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Labrador retriever tops American Kennel Club’s annual list of most popular dog breeds

BIRMINGHAM, ENGLAND - MARCH 13: Anchor and Murphy the Labradors during Crufts at National Exhibition Centre on March 13, 2022 in Birmingham, England. Crufts returns this year after it was cancelled last year due to the Coronavirus pandemic. 20,000 competitors will take part with one eventually being awarded the Best In Show Trophy. (Photo by Shirlaine Forrest/Getty Images)

(CNN) — The American Kennel Club has unleashed its annual list of the most popular dog breeds — and, for the 31st year in a row, the Labrador retriever has placed “first in show.”

Each year, the AKC, a non-profit purebred dog registry in the US, uses its registration data to compile a list of the most popular breeds. This year, the Lab was joined by the French bulldog, golden retriever, and German shepherd in the top spots, with most dogs maintaining their popularity from 2020.

However, there were some shake-ups in the rankings. The poodle — a water dog known for its distinctive curly fur — pawed its way to the top five for the first time since 1997, beating out the bulldog. And the field spaniel, a medium-sized dog, shot up 24 spots to reach #136.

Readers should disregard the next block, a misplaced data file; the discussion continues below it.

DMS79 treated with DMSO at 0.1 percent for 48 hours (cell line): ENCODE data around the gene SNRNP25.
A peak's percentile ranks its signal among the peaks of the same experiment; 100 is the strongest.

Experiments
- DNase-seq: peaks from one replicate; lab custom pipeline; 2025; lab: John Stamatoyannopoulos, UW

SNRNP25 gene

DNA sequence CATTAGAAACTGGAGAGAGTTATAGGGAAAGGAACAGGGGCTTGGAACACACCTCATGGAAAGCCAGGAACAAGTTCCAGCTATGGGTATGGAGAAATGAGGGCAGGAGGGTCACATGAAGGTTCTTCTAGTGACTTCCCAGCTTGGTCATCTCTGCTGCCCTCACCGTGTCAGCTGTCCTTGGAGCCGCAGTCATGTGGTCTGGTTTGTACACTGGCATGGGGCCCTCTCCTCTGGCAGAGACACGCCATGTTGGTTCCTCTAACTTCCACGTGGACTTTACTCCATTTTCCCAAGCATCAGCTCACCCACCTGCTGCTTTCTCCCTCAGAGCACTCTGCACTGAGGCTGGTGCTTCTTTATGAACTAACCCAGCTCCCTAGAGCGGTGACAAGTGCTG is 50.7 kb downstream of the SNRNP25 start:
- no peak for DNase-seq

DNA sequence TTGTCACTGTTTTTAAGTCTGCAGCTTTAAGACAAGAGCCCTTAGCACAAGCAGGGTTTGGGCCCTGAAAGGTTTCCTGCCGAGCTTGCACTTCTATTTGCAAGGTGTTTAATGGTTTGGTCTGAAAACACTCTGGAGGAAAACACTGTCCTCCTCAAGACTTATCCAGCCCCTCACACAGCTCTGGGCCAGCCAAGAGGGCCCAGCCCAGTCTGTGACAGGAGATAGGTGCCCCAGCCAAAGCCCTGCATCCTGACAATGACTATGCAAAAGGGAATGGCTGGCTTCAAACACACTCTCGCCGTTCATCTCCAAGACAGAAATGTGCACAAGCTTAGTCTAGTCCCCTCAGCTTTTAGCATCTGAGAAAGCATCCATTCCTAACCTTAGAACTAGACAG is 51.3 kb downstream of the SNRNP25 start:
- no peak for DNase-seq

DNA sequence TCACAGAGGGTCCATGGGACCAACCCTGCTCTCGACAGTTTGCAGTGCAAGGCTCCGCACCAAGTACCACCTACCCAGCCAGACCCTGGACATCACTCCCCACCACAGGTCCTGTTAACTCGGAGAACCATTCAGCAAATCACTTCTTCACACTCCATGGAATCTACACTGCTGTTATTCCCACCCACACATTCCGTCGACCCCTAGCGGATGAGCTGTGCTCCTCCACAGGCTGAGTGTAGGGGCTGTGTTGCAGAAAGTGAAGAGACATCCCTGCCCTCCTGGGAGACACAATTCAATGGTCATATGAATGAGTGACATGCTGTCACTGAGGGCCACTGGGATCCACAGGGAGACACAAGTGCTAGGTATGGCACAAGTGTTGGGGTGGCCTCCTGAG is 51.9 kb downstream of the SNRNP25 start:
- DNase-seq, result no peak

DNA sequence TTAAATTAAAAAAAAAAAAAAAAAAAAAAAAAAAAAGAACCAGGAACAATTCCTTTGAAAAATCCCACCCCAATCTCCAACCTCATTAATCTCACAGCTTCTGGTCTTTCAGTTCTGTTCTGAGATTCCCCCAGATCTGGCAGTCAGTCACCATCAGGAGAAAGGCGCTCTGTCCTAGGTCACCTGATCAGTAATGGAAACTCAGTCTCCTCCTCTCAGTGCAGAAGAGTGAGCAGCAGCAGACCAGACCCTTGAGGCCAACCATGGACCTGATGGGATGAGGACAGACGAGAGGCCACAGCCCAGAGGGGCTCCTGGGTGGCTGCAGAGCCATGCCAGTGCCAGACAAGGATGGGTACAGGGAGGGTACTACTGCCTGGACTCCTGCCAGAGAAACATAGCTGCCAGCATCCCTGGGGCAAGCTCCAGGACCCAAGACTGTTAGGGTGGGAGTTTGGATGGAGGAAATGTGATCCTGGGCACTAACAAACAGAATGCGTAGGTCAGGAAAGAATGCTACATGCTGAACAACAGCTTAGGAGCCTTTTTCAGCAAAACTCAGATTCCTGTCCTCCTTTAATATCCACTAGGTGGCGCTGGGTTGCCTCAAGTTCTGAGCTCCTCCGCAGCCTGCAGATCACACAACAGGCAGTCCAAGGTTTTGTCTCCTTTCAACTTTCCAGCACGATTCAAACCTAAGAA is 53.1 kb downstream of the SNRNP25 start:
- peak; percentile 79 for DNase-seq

The Biewer terrier, a long-haired toy dog first recognized by the AKC in 2021, debuted in the rankings at #83.

Here are 2021’s most popular dog breeds:

  1. Labrador retriever
  2. French bulldog
  3. Golden retriever
  4. German shepherd
  5. Poodle
  6. Bulldog
  7. Beagle
  8. Rottweiler
  9. German shorthaired pointer
  10. Dachshund

Coming in last place out of 197 total breeds was the Norwegian lundehund, a rare dog breed brought back from the brink of extinction in the 1930s. The dog’s name literally translates to “puffin dog.” Historically, they were trained to climb rocky cliffs and hunt puffins in the Lofoten Islands, a remote archipelago in Norway.

The Labrador retriever wasn’t always a typical household pet, according to the AKC. The breed was first developed as a working dog in Newfoundland to assist fishermen. Their propensity for retrieving ducks (or, more likely today, their favorite toys) gave them their name, although it isn’t clear how the Newfoundland-born breed became associated with Labrador. During the early 1800s, British nobles visiting Canada spotted the Labs and brought some back to England. The AKC registered its first Lab in 1917, and since 1991 the breed has topped the popularity rankings.

The dogs are in demand largely because of their versatility and easygoing temperament, according to the AKC. Labs are also popular guide and rescue dogs since they can easily be trained to perform a variety of tasks.